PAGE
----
In true Martinique tradition, the fireworks at Fort de France are a day early. This suited us fine as we got to have two New Year’s celebrations. After seeing the fireworks above Fort Saint Louis in a nice, family atmosphere at Fort de France we got to celebrate New Year’s with our friends Kasia and Marcin on board their friends’ catamaran in Sainte Anne and to make new friends, drink, eat, dance and wish everyone aboard a Happy New Year with a smaller firework display above Club Med in Sainte Anne in the background. Our journey home was a very convenient 2 minute dinghy drive. Many thanks again to the guys on Rybka for their wonderful hospitality!

6. Hiking in Sainte Anne

The hiking trail around the headland in Sainte Anne is a must; well signposted, shaded and flat with access to beautiful beaches, a water park for kids and a boardwalk across the lagoon. If you go far enough you get to La Savanne des Petrifications on the windward side of the island. An old volcanic plateau where you can find petrified wood, this walk is otherworldly with wide open vistas across barren plains and a thrilling view at Pointe d’Enfer. Flat, safe and hardly muddy at all, this is a walk for all levels of fitness.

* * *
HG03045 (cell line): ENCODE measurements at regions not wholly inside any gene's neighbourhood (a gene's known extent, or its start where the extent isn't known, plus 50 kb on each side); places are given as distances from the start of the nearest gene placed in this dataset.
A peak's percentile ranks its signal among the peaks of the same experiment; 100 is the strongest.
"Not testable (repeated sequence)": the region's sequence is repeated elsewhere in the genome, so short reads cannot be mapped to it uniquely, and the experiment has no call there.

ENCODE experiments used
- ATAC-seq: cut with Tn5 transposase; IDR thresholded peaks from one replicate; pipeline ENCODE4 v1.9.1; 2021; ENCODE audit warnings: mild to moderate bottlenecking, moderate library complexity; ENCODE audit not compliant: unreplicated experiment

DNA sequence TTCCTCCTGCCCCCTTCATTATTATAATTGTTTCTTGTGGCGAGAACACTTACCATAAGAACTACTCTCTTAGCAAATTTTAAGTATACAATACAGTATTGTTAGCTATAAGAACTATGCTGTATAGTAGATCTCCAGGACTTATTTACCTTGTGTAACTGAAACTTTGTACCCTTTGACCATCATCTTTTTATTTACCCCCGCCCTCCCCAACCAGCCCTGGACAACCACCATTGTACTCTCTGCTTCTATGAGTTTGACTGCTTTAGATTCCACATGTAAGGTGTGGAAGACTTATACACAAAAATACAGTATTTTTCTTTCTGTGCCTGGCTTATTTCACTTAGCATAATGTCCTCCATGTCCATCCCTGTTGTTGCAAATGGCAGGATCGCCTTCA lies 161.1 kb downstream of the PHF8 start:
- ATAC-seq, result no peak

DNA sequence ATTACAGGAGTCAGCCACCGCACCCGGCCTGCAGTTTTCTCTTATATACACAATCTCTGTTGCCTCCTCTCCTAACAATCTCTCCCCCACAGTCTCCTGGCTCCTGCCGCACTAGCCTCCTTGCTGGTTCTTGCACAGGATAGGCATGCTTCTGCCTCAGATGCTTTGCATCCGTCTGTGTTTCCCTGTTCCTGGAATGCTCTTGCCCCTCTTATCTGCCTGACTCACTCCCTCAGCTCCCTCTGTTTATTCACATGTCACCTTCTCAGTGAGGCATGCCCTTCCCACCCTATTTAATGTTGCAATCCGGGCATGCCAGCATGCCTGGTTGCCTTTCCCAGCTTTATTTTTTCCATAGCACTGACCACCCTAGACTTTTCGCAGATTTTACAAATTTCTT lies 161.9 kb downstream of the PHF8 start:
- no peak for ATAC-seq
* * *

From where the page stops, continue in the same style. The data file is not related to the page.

7. Learning new skills

Here’s one I made earlier

There is nothing like the cruising life for getting you into making things with your own hands. Apart from servicing the generator and scrubbing the hull we make our own bread, cut our own hair (well, I cut both my hair and Simon’s since he chopped off most of my hair the last time) and sew up our favourite, battered shorts. Simon has become proficient at splicing and can now produce a very decent splice in no time. I acquired a sewing machine and have dreams of making practical things such as dinghy chaps (although I’ll start with a fitted bedsheet). I haven’t sewn anything to my trousers yet so I count that as a promising beginning.

Simon gives a splicing lesson to Franz

New toy!

8. Le shopping

We recommend hiring a car for the day to drive to Decathlon, the mega sports gear store at Lamentin near Fort de France to stock up on essentials; shorts, flip flops and you can never have too many hats!

9. Beautiful butterflies

Winter seems to be the perfect time of year in Martinique for the handsome Battus Polydamus butterflies (according to my internet search) which are everywhere you look. 

10. Spawning season 

Hound fish abound